TLS / PKI guarantees that the URL in the browser is the one with which it is communicating. Which is completely useless because users do not really confirm that the URL is correct.
Mybank.com looks like mybank.xyz.com. Heck, browsers do not even give the letters different forms, so "Mozilla.org" looks identical to "MoziIIa.org" (capital Is.)
This is how phishing works. Click on a link and enter your password. The number one mechanism to instigate security breaches.
The obvious solution, but never used, is to use the Digest Authentication. That way, only a summary is sent to any phishing site that is not equivalent to a password.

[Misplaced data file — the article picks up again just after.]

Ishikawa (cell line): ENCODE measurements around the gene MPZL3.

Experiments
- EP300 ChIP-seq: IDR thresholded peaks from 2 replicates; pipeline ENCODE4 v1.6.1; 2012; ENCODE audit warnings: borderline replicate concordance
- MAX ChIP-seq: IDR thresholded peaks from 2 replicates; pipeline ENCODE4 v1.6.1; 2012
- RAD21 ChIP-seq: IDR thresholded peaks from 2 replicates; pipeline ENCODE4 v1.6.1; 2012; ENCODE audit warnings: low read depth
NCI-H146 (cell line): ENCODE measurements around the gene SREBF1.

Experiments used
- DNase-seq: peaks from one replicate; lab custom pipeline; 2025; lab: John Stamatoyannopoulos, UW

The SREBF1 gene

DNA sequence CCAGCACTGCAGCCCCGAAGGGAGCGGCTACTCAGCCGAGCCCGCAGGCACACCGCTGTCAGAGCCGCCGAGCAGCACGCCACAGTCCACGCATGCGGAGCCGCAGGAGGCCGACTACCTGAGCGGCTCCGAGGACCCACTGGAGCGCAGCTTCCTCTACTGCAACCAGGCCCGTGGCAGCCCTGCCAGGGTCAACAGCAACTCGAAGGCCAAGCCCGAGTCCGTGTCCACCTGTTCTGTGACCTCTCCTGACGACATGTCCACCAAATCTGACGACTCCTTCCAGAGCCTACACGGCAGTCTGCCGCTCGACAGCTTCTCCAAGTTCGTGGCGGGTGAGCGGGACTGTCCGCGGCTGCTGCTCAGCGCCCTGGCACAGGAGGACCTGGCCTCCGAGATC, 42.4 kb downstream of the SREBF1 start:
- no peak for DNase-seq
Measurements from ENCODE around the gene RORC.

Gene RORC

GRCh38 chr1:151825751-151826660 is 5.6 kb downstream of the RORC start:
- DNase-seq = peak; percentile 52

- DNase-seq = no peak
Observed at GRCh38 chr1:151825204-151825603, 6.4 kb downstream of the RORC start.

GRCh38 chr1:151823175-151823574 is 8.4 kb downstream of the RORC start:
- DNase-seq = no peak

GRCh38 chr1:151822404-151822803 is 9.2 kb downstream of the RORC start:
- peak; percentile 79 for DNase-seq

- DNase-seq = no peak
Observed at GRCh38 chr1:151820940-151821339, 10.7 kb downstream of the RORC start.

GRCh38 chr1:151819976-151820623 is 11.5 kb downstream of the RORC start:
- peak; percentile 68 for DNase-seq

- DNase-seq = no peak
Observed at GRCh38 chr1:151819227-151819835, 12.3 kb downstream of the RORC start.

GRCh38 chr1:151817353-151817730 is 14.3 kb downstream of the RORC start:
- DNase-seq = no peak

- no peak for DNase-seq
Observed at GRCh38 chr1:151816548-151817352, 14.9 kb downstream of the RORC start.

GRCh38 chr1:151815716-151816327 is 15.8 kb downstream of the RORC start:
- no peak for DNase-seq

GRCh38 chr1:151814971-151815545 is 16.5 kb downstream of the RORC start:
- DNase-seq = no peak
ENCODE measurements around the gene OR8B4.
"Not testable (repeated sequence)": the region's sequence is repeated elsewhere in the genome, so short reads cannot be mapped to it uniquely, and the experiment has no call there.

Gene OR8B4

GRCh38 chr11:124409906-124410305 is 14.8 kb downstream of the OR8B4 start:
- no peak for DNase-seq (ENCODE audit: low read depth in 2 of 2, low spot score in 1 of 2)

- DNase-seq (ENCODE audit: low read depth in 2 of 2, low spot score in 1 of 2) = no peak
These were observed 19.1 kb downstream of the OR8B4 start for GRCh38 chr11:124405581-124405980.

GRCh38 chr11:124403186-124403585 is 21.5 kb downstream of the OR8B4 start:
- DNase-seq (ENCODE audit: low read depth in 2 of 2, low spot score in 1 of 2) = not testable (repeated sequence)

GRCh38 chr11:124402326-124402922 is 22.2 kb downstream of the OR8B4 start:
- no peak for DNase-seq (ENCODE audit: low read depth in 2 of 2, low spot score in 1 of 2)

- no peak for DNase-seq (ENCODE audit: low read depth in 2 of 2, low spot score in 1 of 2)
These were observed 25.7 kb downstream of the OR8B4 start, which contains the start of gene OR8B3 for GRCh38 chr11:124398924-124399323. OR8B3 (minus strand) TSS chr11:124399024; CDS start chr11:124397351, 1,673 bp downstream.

The implicit authentication is an old and broken protocol, considered as pre PKI. It uses MD5, has a poor user interface and is almost never used.
So we move to carry OTP tokens that can be used with the form authorization. Or customer certificates that are a pain to use.
QUESTION: Does anyone know why this big problem has never received attention? Why has the Digest authentication been allowed to rot? In particular, are there relevant patents that have killed this approach? (If so, this is something old, so they will probably expire very soon).
Is it really true that nobody realizes that TLS / PKI is based on an assumption (that users can verify URLs) that is clearly false?
Of course, I'm talking about digestion authentication used in combination with TLS. So the link is encrypted. (Originally, summary authentication was designed to be used instead of TLS (before TLS / SSL was created.))